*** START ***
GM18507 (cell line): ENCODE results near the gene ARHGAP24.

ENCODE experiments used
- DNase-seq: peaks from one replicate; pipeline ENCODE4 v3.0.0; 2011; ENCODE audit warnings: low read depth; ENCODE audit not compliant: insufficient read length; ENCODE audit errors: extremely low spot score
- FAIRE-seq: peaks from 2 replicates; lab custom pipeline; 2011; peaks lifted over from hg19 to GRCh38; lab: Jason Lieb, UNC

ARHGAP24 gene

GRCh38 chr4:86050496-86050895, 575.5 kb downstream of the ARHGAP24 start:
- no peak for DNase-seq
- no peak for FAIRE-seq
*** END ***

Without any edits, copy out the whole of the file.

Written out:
GM18507 (cell line): ENCODE results near the gene ARHGAP24.

ENCODE experiments used
- DNase-seq: peaks from one replicate; pipeline ENCODE4 v3.0.0; 2011; ENCODE audit warnings: low read depth; ENCODE audit not compliant: insufficient read length; ENCODE audit errors: extremely low spot score
- FAIRE-seq: peaks from 2 replicates; lab custom pipeline; 2011; peaks lifted over from hg19 to GRCh38; lab: Jason Lieb, UNC

ARHGAP24 gene

GRCh38 chr4:86050496-86050895, 575.5 kb downstream of the ARHGAP24 start:
- no peak for DNase-seq
- no peak for FAIRE-seq